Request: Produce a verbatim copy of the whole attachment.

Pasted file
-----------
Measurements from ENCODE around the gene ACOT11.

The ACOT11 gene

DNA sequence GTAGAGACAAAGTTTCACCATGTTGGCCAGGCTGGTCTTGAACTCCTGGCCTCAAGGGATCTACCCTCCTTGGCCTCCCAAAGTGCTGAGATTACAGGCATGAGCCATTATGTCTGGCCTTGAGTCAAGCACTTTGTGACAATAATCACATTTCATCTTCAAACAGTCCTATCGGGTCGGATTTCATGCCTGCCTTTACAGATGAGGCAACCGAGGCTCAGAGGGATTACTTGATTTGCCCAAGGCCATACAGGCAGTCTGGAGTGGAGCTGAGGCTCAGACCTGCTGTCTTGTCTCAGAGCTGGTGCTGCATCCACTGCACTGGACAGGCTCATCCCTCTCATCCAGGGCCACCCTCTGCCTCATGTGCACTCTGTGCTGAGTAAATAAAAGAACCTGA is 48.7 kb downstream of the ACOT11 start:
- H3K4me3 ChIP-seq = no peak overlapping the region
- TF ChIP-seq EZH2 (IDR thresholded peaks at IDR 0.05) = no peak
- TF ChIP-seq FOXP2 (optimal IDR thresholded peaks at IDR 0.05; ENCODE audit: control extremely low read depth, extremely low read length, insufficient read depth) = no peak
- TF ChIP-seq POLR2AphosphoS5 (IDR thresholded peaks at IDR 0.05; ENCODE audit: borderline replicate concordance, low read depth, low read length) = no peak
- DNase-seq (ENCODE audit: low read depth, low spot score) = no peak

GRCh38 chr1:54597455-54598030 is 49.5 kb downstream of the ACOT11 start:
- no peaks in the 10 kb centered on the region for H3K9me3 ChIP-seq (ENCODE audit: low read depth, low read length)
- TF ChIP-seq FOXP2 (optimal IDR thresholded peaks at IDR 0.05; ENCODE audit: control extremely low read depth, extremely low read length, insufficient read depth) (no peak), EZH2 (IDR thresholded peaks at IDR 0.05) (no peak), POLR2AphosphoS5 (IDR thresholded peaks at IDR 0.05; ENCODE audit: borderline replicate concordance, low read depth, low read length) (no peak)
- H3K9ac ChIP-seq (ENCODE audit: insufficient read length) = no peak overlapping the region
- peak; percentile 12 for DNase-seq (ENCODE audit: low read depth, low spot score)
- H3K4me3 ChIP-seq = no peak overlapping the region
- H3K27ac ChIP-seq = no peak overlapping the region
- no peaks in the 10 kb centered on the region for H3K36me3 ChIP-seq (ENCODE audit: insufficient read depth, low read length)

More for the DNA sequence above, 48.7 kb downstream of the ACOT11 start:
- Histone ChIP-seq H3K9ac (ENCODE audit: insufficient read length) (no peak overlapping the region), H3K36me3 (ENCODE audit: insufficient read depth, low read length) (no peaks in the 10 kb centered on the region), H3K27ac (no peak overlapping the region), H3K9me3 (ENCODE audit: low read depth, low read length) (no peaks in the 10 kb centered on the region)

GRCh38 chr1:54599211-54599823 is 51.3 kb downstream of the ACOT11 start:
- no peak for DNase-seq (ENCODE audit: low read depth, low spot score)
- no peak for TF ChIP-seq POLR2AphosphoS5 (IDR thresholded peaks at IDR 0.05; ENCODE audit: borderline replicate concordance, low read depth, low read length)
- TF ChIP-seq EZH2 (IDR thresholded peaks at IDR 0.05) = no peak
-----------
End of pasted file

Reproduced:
Measurements from ENCODE around the gene ACOT11.

The ACOT11 gene

DNA sequence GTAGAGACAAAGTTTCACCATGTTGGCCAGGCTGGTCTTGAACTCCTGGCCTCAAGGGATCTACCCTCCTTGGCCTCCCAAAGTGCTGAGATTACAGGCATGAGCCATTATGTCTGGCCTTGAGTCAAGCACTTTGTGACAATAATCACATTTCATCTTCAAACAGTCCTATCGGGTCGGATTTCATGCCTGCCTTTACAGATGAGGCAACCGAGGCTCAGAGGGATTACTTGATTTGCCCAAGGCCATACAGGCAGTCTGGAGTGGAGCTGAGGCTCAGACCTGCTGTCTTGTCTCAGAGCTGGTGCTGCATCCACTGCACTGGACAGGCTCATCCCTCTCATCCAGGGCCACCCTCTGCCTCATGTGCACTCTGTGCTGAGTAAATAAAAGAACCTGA is 48.7 kb downstream of the ACOT11 start:
- H3K4me3 ChIP-seq = no peak overlapping the region
- TF ChIP-seq EZH2 (IDR thresholded peaks at IDR 0.05) = no peak
- TF ChIP-seq FOXP2 (optimal IDR thresholded peaks at IDR 0.05; ENCODE audit: control extremely low read depth, extremely low read length, insufficient read depth) = no peak
- TF ChIP-seq POLR2AphosphoS5 (IDR thresholded peaks at IDR 0.05; ENCODE audit: borderline replicate concordance, low read depth, low read length) = no peak
- DNase-seq (ENCODE audit: low read depth, low spot score) = no peak

GRCh38 chr1:54597455-54598030 is 49.5 kb downstream of the ACOT11 start:
- no peaks in the 10 kb centered on the region for H3K9me3 ChIP-seq (ENCODE audit: low read depth, low read length)
- TF ChIP-seq FOXP2 (optimal IDR thresholded peaks at IDR 0.05; ENCODE audit: control extremely low read depth, extremely low read length, insufficient read depth) (no peak), EZH2 (IDR thresholded peaks at IDR 0.05) (no peak), POLR2AphosphoS5 (IDR thresholded peaks at IDR 0.05; ENCODE audit: borderline replicate concordance, low read depth, low read length) (no peak)
- H3K9ac ChIP-seq (ENCODE audit: insufficient read length) = no peak overlapping the region
- peak; percentile 12 for DNase-seq (ENCODE audit: low read depth, low spot score)
- H3K4me3 ChIP-seq = no peak overlapping the region
- H3K27ac ChIP-seq = no peak overlapping the region
- no peaks in the 10 kb centered on the region for H3K36me3 ChIP-seq (ENCODE audit: insufficient read depth, low read length)

More for the DNA sequence above, 48.7 kb downstream of the ACOT11 start:
- Histone ChIP-seq H3K9ac (ENCODE audit: insufficient read length) (no peak overlapping the region), H3K36me3 (ENCODE audit: insufficient read depth, low read length) (no peaks in the 10 kb centered on the region), H3K27ac (no peak overlapping the region), H3K9me3 (ENCODE audit: low read depth, low read length) (no peaks in the 10 kb centered on the region)

GRCh38 chr1:54599211-54599823 is 51.3 kb downstream of the ACOT11 start:
- no peak for DNase-seq (ENCODE audit: low read depth, low spot score)
- no peak for TF ChIP-seq POLR2AphosphoS5 (IDR thresholded peaks at IDR 0.05; ENCODE audit: borderline replicate concordance, low read depth, low read length)
- TF ChIP-seq EZH2 (IDR thresholded peaks at IDR 0.05) = no peak